Leverage Your Portfolio
- Jun 01, 2009
By Keat Foong, Executive EditorAsset management today is not what it used to be—thanks to technology. Software programs, whether or not they are Web-based, have streamlined reporting processes and thereby provide great time and cost savings. Additionally, there are a myriad of powerful tools in software packages that can perform functions that portfolio managers would never have even dreamed of in the past. “There are so many ways now that you almost have to take a step back to appreciate how much of an impact technology has on our management,” says Lori Reeves, vice president, chief information officer of Forest City Residential Group. Financial reporting, budgeting, planning and performance analysis can all be centrally performed today. Web-based software programs allow portfolio managers to see, at a glance, key performance indicators (KPIs) such as occupancy levels, NOI variances, traffic counts, lease renewal rates or outstanding receivables, whether across portfolios or drilled down to the individual apartment asset level. And whereas in the past, corporate headquarters or regional offices had to wait for monthly or weekly operating reports, today the reports are available in real-time and on-demand to all regional or corporate managers. This allows the apartment companies to respond to adverse conditions in their assets more quickly. “Managers don’t have to send us reports. With the central reporting capabilities, you don’t have to wait for others to send you information. You can go get what you need when you need it,” says Reeves. “You can run financial and operational reports for the entire portfolio, by region, by market, or all the way down to an individual property. Having data and metrics that are fresh allows us to react to things like market and occupancy conditions.” Forest City has spent the last few years implementing the new software programs both at its front offices at the properties, where it uses OneSite and Yardi, and at its back offices at headquarters, where it uses SAP. “There is no longer a need to print reports and carry them to the supervisor,” agrees Kristy Simonette, chief information officer at Camden Property Trust. “There is a lot more self service on the part of managers at the local, regional and corporate levels.” For Simonette, technology makes for even greater corporate transparency and decentralization. “We do not have to get in a car to go to the apartment community to see what’s happening with the leasing traffic,” she says. And giving the site employees better tools enables them to provide better customer service and, ultimately, benefits the customers. Analyzing property performance”There are a myriad of metrics that are available for an asset or portfolio manager to track,” says Eric Forman, CEO of Resolve Technology, a firm that supplies technology to real estate investors. “Each one of these metrics can provide the manager with a visualization of the health of the investment.” The closer monitoring afforded by reporting systems is especially relevant in light of the greater instability and risks in the marketplace today. During tough economic times, “there is increasing need for portfolio managers to clearly articulate how the portfolio is doing because investors have higher demand for details,” notes Zhen Tao, vice president of global product management and development at Intuit Real Estate Solutions. The asset manager can also use software systems to more easily analyze the reasons behind properties’ performance levels, explains Intuit’s Tao. The portfolio manager can examine various dimensions of an apartment asset or portfolio, such as its amenities, location or resident characteristics, and how these may be putting pressure on return, and ultimately, on the asset or portfolio’s valuation. For example, the property may not be doing well because it does not have the preferred amenity. “The same operational strategy does not work in all locations,” Tao notes. If the property is not doing well because it is lacking a swimming pool, for example, the company can then fine tune its strategy by adding a pool to attract more residents. In this way, the technology can help “drive more return out of each individual asset.” Using technology available today, apartment companies can more easily and accurately determine the needed capital improvements. At Equity Residential, for example, headquarters now have access to resident feedback and work orders at specific properties, which enable the company to know whether—or what—capital improvements are needed to improve customer satisfaction. Much time was spent in the past making decisions about how to spend capital improvement dollars, explains David Santee, executive vice president, property operations at Equity Residential. But today, the company can “read, in real time what residents say about the property.” And in the work orders, if corporate headquarters sees there are considerable service requests on appliances, perhaps they need updating. Equity Residential is fully automating its asset and property management systems. The goal is three-fold in its ongoing technological strategies, says Santee: “Consistency in operations, visibility in its transactions and better control over the company’s own destiny.” Debt and equity managers”It is increasingly critical for the portfolio manager to stay on top of the debt and how the debt impacts the risk level of the property,” observes Tao. Software packages supply tools that report on which loans are maturing, and the leverage levels, up to the day or week. Many portfolios also have complex ownership structures, and software programs model these ownership structures and return distributions. For example, says Tao, there are “waterfall” profit distribution engines that can calculate the intricate income distributions to investors—something that is harder to perform using just spreadsheets. At the portfolio level, some apartment companies engage third-party managers to perform the property management functions. Not all property managers use the same software systems. There are solutions that help asset managers aggregate the data from different sources, says Tao. “This allows the clients to be able to consolidate different data from different sources.” Powerful toolsMany other powerful tools in software packages allow asset managers to obtain information they may not have thought of in the past. For example, says Forman, if Microsoft lays off workers in Seattle, the property manager can run a report showing how many residents are employees at Microsoft and therefore what the property’s exposure to the layoffs are. Without the technology, the property manager may have to go through each individual resident file. Some programs may also send alerts when certain metrics fall below or above pre-established thresholds, allowing the asset manager to “manage by exception,” says Forman. The system sends an alert when, for example, occupancy falls below 80 percent. Or the asset manager can be automatically notified when the revenue variant is greater than a predetermined percent. The alert function also saves on labor. Forman compares the process to checking a child’s report card only when grades fall below a B, rather than checking homework every day. In this way, “the technology allows the organization to become scalable,” he notes. Software programs today also allow for asset managers to model out the future performance of an apartment asset or entire portfolios. The actual performance can be compared against pro forma, to see whether the portfolio is on- or off-track. To facilitate the forecasting, asset managers can use software programs to easily input “actuals” from past years into the budget—for example, of lease renewal rates and rent levels—to make projections for future years, notes Tao. The apartment company, he says, can develop a full operational budget for the upcoming fiscal year. Moreover, the programs can facilitate reforecasting at any time during the budget year, when the forecast can be updated with “actuals” that have come in so far, says Tao. The system re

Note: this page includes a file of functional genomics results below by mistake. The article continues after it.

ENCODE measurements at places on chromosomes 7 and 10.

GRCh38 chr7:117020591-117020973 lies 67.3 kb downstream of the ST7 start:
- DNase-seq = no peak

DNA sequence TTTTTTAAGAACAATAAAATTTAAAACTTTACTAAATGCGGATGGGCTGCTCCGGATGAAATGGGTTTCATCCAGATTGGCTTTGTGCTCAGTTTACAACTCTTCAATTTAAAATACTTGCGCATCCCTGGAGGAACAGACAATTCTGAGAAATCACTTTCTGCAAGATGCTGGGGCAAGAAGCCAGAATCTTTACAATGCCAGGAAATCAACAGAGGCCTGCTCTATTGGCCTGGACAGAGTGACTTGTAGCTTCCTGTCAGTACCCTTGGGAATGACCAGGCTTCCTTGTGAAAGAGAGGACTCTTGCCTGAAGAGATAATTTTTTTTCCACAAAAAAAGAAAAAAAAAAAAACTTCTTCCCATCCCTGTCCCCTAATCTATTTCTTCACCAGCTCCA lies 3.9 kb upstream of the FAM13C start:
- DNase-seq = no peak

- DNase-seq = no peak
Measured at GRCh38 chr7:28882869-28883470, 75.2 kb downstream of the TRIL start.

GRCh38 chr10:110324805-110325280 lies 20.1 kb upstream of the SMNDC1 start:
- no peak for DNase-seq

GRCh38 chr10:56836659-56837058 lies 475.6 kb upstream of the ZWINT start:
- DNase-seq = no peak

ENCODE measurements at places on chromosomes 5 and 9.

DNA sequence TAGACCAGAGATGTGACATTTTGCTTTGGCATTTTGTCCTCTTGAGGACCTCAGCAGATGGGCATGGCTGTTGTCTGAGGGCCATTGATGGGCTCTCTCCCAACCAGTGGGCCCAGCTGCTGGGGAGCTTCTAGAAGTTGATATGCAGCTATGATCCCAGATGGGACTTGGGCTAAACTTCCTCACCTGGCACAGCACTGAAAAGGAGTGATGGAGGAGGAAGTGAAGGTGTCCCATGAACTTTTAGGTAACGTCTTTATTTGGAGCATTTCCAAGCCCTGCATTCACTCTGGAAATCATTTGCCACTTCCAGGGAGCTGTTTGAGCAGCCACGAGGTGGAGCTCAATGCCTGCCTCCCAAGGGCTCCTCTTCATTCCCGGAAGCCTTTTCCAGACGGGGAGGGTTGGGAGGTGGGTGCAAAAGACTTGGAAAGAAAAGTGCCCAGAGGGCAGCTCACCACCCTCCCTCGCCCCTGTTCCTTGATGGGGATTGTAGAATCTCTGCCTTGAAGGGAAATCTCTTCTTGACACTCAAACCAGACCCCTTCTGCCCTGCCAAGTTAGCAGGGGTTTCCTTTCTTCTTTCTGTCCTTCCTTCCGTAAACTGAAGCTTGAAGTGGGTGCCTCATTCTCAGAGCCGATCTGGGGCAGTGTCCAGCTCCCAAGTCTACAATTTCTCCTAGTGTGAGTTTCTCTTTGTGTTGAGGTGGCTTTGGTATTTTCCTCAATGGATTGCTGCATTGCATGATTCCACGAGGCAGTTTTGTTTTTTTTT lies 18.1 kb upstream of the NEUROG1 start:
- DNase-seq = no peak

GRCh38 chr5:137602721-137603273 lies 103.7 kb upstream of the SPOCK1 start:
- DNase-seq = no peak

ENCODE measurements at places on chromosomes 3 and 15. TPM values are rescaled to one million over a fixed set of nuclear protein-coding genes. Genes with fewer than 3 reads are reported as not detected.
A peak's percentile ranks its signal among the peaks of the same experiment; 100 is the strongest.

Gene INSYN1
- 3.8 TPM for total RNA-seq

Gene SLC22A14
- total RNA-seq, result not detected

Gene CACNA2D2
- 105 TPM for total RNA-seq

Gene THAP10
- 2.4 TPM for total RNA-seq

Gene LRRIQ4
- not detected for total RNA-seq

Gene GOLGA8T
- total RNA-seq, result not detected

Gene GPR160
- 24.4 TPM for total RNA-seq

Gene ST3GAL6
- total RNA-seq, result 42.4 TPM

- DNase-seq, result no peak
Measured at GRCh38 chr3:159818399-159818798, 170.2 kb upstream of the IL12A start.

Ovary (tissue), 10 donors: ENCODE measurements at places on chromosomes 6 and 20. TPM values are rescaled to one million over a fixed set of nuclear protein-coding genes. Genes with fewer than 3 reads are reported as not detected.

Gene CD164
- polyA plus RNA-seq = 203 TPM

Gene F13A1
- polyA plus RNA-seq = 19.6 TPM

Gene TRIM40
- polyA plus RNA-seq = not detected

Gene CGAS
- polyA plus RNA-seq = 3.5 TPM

places an old model that used manual processing and spreadsheets, which is error-prone, says Tao.Creating a bridge between the various software packages is Multifamily Information and Transaction Standards (MITS). Some of the newest MITS have been especially valuable to apartment companies for their help in linking the companies’ systems to their Internet Listing Services (ILS). “For example, we all use ILS to market and advertise our properties. Every time pricing, availability or even pictures change, we change this data once in the property management system and all of our ILS listings are updated via the MITS feed,” says Reeves. “Really, every business process has been helped by the new technology.” To comment, email email@example.com.